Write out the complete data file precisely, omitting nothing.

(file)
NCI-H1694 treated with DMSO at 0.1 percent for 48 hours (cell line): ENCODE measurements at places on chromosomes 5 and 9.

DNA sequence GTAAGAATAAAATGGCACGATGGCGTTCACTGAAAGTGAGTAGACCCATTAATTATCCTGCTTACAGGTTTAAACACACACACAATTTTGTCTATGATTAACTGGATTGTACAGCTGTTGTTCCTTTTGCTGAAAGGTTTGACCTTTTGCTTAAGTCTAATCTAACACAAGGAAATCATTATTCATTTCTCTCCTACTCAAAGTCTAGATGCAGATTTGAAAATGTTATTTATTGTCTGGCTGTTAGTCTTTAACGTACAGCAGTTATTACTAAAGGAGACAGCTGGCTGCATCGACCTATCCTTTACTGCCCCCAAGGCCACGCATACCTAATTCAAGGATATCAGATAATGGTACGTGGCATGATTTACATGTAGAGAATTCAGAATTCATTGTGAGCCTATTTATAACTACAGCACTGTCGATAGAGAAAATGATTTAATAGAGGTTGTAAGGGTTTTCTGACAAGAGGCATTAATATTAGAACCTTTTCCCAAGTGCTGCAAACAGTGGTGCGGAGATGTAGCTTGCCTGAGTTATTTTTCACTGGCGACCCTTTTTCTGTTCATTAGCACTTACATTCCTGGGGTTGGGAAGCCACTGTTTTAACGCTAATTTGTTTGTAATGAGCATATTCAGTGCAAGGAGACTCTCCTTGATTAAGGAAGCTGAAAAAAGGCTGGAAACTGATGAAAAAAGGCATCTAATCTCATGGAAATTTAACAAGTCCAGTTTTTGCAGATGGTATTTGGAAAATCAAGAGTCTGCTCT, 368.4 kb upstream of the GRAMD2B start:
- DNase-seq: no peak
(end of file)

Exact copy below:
NCI-H1694 treated with DMSO at 0.1 percent for 48 hours (cell line): ENCODE measurements at places on chromosomes 5 and 9.

DNA sequence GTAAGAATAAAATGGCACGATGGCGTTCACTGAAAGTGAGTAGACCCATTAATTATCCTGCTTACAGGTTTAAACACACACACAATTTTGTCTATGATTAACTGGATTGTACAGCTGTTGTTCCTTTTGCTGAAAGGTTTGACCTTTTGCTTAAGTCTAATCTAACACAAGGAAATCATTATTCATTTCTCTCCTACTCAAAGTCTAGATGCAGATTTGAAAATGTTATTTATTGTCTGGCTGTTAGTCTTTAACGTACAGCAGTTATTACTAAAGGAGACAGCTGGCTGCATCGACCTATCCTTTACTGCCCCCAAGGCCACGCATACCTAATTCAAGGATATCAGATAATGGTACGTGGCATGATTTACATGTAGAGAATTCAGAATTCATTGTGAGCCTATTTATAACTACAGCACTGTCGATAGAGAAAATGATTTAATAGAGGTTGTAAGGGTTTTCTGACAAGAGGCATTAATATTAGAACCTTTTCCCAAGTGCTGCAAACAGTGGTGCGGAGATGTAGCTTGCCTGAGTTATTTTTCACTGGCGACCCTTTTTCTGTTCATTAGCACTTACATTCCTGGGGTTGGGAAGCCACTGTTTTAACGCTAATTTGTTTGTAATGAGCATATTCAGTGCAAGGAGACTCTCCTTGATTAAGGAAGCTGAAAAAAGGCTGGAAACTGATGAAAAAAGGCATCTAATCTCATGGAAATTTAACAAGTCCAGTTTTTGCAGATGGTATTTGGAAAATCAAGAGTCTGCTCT, 368.4 kb upstream of the GRAMD2B start:
- DNase-seq: no peak